The land of Skyrim is such an expansive and richly detailed region that there are many players who haven't discovered half of its secrets, even after playing for hundreds of hours. It's so easy to get lost while exploring the rolling landscapes, hidden caves, and high mountains that knowing where to find the clues to the many secrets of the game is a task for only the most dedicated fans. There are those who hunt for these fragments of a deeper lore, and then there are those who attempt to weave them together to paint a picture of some very intriguing possibilities.
We have gathered some plausible, strange, and interesting theories created by these eagle-eyed fans and present them for your consideration. Which of these Skyrim fan theories make the most sense to you?
Redditor /u/confusednarwhal1 draws attention to the fact that Jurgen Windcaller, founder of the Greybeards, might have hidden a pretty big secret. It is theorized that he is, in fact, a Dragonborn.
When you visit Jurgen's tomb, you receive a dragon soul, something that wouldn't normally arise from the grave of a regular human. Additionally, his interment site is decorated with Akaviri symbols; these are signs closely associated with dragon hunting and locating Dragonborns.
Further analysis of Jurgen's history may suggest that he didn't simply stifle the Voices of his opponents to quell the fighting alone. He was also trying to defend his own power as a Dragonborn.
Where do the curious "Letters From A Friend" really come from? The player will receive these messages throughout their quest, and the letters appear to be nudging the player toward powers that can only be claimed and used by a Dragonborn.
While many point to Delphine as the author, there is also a lot of evidence to support that the letters could come from Hermaeus Mora, the Daedric Prince of memory and knowledge. The extremely precise knowledge of the location of each of the points of power described in the letters appears to be beyond the scope of a mere mortal. The writer even seems to know exactly where the Dragonborn is at all times, no matter how remote.
This all seems like the doings of a mighty omniscient being with a motivation to groom a warrior to slay Miraak.
This theory examines the influence of ancient Nordic culture in Skyrim. /U/singasongofsixpins brings up the fact that "Greybeard" is a strange name for the order of sages, and they delve a little deeper into why the order chose this moniker of old age.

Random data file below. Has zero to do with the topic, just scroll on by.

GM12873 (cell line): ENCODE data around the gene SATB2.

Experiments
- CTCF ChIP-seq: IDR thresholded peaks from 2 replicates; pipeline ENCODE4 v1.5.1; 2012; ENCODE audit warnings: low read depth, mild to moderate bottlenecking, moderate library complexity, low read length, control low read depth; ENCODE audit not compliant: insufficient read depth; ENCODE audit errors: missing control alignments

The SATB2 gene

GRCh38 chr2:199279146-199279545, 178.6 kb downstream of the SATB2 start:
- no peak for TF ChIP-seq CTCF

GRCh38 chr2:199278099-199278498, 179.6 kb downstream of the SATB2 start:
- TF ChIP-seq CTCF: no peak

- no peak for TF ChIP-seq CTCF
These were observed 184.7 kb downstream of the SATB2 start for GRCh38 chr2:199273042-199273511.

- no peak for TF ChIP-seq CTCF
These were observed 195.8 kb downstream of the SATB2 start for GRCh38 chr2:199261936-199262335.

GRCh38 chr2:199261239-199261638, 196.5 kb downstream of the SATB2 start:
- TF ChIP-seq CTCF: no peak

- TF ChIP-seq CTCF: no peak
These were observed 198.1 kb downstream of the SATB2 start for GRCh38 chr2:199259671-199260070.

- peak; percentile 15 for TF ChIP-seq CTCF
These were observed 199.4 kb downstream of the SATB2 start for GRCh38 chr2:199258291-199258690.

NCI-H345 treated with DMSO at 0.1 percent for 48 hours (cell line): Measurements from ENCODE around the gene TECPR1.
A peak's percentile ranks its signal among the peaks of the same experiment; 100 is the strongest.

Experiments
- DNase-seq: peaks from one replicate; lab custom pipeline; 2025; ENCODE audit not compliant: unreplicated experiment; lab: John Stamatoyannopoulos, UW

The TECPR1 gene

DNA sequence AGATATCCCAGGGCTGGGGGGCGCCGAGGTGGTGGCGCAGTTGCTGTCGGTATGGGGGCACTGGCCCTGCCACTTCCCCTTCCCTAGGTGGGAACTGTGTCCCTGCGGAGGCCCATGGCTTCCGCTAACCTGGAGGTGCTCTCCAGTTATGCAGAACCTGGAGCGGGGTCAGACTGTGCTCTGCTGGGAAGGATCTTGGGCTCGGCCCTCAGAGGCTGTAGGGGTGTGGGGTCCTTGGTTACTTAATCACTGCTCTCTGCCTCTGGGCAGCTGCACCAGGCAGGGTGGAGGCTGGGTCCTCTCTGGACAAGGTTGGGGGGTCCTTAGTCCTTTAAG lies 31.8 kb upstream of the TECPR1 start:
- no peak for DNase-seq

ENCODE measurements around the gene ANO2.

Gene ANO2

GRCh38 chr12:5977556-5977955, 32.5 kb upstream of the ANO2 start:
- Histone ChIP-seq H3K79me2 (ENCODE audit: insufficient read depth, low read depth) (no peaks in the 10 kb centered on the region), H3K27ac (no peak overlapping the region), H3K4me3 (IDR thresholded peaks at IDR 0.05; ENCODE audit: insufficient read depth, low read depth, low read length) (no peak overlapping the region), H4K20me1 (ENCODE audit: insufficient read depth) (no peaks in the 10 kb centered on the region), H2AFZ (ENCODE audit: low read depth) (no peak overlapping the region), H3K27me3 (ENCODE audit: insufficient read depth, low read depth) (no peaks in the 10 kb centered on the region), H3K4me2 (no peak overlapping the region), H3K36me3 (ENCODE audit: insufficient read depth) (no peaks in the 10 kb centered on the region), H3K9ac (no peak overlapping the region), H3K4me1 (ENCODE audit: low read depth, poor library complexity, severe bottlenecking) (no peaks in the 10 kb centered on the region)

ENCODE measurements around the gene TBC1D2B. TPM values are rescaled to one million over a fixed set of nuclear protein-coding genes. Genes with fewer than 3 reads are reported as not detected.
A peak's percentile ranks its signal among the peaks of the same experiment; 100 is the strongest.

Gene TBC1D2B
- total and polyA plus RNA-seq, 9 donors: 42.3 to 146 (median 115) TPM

In Nordic mythology, warriors who perished during conflict got to go to Valhalla and eternally feast and fight. In Skyrim, they have a very similar concept: If you perish in a clash, you spend your afterlife in Sovngarde. If you expire of old age, however, you don't get this honor.
It is speculated that the Greybeards have chosen to grow old and continue their studies to benefit mankind, giving up their chance at eternal happiness and glory. This sacrifice is shown in their old age and long, grey beards. It makes a lot more sense for the reminder of this solemn decision to represent their order, rather than just an arbitrary physical detail they all share.
In most of the Elder Scrolls titles, the player can meet a wandering Khajiit called M'aiq. He appears to have an expansive knowledge of the world, which he purports to be the things he's seen on his travels. One strange thing about this character is he seemingly appears throughout many different centuries and time periods, all while retaining the same appearance.
Though he tries to explain this by saying that all his ancestors were also named M'aiq, there could be another reason at play here. Some players think this is because M'aiq is secretly Lorkhan, one of the ancient Aedra who fooled the divines into creating the mortal world. Though other characters disregard the seemingly outlandish things he says, M'aiq appears to know more than his fair share of secrets. Do you think he's hiding something, or has he just been overdoing the Moon Sugar?